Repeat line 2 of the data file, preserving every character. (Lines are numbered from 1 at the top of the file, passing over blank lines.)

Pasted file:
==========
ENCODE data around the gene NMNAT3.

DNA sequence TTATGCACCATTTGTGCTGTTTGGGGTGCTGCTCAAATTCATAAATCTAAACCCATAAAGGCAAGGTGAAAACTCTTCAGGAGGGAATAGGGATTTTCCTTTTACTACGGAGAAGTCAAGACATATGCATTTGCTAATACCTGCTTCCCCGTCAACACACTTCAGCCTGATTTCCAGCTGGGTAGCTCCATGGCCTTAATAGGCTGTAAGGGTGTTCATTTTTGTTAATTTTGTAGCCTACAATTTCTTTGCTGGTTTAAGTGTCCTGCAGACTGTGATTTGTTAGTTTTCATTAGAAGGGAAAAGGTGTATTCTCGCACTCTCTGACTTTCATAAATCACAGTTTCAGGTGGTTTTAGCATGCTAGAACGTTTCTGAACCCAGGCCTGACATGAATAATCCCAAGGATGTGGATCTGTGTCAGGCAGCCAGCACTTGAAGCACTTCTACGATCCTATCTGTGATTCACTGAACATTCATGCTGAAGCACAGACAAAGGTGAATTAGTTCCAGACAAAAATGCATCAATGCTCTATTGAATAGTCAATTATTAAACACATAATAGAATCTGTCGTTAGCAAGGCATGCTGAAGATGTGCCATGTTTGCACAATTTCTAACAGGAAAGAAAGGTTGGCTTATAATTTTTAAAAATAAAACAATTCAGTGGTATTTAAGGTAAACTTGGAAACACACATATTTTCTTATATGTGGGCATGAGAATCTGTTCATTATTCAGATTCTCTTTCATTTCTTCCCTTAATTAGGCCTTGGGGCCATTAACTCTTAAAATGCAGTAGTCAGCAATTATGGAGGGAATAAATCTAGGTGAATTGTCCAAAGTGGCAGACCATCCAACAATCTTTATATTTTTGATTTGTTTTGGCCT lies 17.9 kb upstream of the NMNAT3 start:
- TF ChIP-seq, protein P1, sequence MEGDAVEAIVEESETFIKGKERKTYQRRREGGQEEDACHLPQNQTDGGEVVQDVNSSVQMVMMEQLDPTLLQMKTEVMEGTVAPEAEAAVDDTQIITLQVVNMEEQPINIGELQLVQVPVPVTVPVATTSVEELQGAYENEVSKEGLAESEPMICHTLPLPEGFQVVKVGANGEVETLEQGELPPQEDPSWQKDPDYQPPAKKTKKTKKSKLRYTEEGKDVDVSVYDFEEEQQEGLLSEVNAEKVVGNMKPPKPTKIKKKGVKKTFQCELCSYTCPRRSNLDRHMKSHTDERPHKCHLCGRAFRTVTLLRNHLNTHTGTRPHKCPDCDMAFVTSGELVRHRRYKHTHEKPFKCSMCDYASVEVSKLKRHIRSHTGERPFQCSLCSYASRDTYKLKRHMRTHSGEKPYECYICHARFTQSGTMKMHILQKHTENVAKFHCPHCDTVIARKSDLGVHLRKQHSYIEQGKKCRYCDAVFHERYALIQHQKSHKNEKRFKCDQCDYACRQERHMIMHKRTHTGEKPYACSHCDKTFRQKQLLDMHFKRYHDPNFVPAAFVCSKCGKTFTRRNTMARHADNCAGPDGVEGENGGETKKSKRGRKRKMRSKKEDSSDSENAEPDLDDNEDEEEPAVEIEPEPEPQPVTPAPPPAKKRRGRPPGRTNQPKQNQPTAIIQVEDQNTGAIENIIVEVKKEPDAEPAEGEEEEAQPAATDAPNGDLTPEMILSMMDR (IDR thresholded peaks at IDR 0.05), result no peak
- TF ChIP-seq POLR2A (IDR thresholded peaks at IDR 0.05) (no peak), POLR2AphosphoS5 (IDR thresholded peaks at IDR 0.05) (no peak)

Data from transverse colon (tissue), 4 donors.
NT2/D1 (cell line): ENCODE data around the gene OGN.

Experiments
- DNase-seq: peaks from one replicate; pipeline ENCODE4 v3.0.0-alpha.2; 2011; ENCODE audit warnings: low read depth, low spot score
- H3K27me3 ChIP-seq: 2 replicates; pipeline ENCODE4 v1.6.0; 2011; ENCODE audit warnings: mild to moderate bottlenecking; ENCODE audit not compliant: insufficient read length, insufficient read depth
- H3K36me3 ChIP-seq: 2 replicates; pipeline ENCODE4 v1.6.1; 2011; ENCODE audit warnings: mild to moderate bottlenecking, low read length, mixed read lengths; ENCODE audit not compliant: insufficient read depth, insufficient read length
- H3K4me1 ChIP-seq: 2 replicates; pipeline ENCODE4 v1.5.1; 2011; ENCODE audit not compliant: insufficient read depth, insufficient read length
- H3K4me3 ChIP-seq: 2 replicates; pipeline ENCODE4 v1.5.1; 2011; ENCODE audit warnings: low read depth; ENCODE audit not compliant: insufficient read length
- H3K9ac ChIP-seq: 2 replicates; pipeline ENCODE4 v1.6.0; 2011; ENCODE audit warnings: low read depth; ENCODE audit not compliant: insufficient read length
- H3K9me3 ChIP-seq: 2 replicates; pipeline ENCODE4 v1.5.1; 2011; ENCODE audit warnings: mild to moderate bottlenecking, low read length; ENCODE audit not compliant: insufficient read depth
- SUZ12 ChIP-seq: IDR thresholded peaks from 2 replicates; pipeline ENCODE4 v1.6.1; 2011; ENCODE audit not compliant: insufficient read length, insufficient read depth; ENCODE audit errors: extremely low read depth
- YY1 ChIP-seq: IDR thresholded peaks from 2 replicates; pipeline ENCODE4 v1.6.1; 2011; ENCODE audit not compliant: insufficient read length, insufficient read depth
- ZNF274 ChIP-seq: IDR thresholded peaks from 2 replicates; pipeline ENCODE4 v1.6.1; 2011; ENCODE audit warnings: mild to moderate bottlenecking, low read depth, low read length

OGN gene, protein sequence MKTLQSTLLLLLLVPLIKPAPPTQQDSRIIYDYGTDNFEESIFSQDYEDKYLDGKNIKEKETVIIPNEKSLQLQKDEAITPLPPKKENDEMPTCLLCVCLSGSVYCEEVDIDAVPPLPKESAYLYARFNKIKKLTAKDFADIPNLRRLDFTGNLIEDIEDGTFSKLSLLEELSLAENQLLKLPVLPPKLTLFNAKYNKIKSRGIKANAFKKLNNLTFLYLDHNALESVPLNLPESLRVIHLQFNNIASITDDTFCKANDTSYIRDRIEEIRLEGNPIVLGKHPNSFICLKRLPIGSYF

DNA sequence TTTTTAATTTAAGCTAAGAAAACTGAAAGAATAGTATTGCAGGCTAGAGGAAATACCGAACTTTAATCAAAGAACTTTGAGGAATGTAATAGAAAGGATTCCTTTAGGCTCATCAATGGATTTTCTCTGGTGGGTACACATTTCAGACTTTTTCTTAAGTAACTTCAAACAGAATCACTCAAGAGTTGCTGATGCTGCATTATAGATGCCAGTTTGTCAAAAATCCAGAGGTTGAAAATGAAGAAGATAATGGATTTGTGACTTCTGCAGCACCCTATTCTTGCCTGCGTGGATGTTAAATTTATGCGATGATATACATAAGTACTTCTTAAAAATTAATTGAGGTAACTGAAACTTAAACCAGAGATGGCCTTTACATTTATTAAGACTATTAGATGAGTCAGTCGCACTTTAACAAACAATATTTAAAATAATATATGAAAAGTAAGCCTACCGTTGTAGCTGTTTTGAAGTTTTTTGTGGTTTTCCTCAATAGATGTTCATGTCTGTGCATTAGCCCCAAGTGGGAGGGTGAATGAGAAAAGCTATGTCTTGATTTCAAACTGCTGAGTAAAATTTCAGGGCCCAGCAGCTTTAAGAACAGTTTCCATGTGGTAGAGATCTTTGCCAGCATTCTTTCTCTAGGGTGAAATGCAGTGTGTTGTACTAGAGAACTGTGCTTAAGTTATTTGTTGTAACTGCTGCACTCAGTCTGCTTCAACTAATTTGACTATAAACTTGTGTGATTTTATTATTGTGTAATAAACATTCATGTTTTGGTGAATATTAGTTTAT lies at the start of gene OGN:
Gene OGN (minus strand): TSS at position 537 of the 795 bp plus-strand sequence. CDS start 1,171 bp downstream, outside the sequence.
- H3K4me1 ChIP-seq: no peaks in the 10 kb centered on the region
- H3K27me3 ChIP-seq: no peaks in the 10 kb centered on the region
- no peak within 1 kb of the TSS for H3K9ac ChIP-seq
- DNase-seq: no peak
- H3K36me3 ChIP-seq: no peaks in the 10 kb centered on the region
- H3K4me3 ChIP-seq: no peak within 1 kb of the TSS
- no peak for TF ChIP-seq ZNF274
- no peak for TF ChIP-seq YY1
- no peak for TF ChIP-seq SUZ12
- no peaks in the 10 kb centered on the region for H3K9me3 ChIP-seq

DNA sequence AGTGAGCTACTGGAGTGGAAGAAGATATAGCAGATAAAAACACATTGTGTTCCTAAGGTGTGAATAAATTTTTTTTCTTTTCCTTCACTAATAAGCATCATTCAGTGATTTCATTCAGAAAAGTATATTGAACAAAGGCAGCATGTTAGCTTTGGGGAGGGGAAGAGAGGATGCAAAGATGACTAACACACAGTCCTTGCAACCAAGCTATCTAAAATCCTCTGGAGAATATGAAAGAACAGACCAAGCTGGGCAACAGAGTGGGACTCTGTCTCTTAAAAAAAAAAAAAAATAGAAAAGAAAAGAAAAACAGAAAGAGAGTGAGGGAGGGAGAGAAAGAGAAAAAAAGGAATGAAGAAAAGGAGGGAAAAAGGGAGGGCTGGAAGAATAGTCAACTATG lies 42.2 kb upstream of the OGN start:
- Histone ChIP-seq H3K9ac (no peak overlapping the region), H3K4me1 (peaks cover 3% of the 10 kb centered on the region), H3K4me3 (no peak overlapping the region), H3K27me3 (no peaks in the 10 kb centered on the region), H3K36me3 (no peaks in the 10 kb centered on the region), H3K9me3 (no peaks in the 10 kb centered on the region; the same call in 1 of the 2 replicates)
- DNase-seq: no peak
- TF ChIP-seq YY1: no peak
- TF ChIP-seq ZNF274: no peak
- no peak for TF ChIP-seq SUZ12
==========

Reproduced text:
DNA sequence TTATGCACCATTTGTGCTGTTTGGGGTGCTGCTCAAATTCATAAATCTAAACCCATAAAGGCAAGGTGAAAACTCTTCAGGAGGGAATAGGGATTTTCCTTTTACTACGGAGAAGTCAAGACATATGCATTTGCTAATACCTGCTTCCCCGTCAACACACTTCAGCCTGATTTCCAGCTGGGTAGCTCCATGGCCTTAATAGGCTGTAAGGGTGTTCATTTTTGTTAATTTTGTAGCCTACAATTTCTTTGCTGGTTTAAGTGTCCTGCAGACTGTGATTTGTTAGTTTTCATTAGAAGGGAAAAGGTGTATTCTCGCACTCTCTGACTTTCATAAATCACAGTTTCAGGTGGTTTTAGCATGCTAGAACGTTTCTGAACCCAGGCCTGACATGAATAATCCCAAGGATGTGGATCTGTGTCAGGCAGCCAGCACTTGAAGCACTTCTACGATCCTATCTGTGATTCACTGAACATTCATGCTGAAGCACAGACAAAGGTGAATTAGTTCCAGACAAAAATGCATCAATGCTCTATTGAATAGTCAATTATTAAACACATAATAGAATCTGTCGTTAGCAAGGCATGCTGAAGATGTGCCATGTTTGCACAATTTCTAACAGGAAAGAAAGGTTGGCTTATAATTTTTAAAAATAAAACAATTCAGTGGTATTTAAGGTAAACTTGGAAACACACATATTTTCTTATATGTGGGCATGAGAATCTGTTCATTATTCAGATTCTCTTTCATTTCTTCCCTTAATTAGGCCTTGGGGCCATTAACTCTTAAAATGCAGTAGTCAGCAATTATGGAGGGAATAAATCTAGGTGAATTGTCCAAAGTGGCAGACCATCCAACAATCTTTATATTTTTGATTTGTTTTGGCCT lies 17.9 kb upstream of the NMNAT3 start: